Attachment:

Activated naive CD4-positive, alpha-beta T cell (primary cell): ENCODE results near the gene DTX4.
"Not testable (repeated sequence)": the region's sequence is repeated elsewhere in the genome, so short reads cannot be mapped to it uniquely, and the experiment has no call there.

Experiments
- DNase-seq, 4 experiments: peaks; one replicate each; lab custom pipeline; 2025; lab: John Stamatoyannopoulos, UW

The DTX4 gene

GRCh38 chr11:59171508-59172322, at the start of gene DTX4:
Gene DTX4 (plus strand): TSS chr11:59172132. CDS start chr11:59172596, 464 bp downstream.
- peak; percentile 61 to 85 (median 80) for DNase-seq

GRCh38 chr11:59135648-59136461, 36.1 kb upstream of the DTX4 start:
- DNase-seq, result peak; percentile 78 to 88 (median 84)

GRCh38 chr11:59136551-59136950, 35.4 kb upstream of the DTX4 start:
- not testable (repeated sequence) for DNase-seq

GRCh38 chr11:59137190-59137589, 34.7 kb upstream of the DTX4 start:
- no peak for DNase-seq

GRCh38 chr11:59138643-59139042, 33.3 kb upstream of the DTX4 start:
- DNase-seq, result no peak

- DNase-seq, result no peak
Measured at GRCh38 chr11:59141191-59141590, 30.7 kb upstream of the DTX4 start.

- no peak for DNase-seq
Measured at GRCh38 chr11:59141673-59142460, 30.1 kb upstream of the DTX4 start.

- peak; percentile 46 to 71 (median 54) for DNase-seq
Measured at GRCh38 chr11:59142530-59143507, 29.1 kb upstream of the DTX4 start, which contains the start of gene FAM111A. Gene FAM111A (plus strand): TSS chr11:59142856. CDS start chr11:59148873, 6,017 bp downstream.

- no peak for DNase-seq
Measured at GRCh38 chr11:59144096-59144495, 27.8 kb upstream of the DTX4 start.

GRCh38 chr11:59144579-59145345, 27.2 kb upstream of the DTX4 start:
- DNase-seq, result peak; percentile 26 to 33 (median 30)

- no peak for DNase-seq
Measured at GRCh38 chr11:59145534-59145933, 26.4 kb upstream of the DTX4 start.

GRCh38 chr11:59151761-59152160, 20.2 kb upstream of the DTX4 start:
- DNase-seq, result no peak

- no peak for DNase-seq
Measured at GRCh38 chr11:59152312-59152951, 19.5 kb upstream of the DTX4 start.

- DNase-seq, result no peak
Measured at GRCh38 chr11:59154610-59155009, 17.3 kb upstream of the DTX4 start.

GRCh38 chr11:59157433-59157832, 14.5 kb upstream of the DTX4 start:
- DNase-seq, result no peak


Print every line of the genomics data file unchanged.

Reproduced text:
Activated naive CD4-positive, alpha-beta T cell (primary cell): ENCODE results near the gene DTX4.
"Not testable (repeated sequence)": the region's sequence is repeated elsewhere in the genome, so short reads cannot be mapped to it uniquely, and the experiment has no call there.

Experiments
- DNase-seq, 4 experiments: peaks; one replicate each; lab custom pipeline; 2025; lab: John Stamatoyannopoulos, UW

The DTX4 gene

GRCh38 chr11:59171508-59172322, at the start of gene DTX4:
Gene DTX4 (plus strand): TSS chr11:59172132. CDS start chr11:59172596, 464 bp downstream.
- peak; percentile 61 to 85 (median 80) for DNase-seq

GRCh38 chr11:59135648-59136461, 36.1 kb upstream of the DTX4 start:
- DNase-seq, result peak; percentile 78 to 88 (median 84)

GRCh38 chr11:59136551-59136950, 35.4 kb upstream of the DTX4 start:
- not testable (repeated sequence) for DNase-seq

GRCh38 chr11:59137190-59137589, 34.7 kb upstream of the DTX4 start:
- no peak for DNase-seq

GRCh38 chr11:59138643-59139042, 33.3 kb upstream of the DTX4 start:
- DNase-seq, result no peak

- DNase-seq, result no peak
Measured at GRCh38 chr11:59141191-59141590, 30.7 kb upstream of the DTX4 start.

- no peak for DNase-seq
Measured at GRCh38 chr11:59141673-59142460, 30.1 kb upstream of the DTX4 start.

- peak; percentile 46 to 71 (median 54) for DNase-seq
Measured at GRCh38 chr11:59142530-59143507, 29.1 kb upstream of the DTX4 start, which contains the start of gene FAM111A. Gene FAM111A (plus strand): TSS chr11:59142856. CDS start chr11:59148873, 6,017 bp downstream.

- no peak for DNase-seq
Measured at GRCh38 chr11:59144096-59144495, 27.8 kb upstream of the DTX4 start.

GRCh38 chr11:59144579-59145345, 27.2 kb upstream of the DTX4 start:
- DNase-seq, result peak; percentile 26 to 33 (median 30)

- no peak for DNase-seq
Measured at GRCh38 chr11:59145534-59145933, 26.4 kb upstream of the DTX4 start.

GRCh38 chr11:59151761-59152160, 20.2 kb upstream of the DTX4 start:
- DNase-seq, result no peak

- no peak for DNase-seq
Measured at GRCh38 chr11:59152312-59152951, 19.5 kb upstream of the DTX4 start.

- DNase-seq, result no peak
Measured at GRCh38 chr11:59154610-59155009, 17.3 kb upstream of the DTX4 start.

GRCh38 chr11:59157433-59157832, 14.5 kb upstream of the DTX4 start:
- DNase-seq, result no peak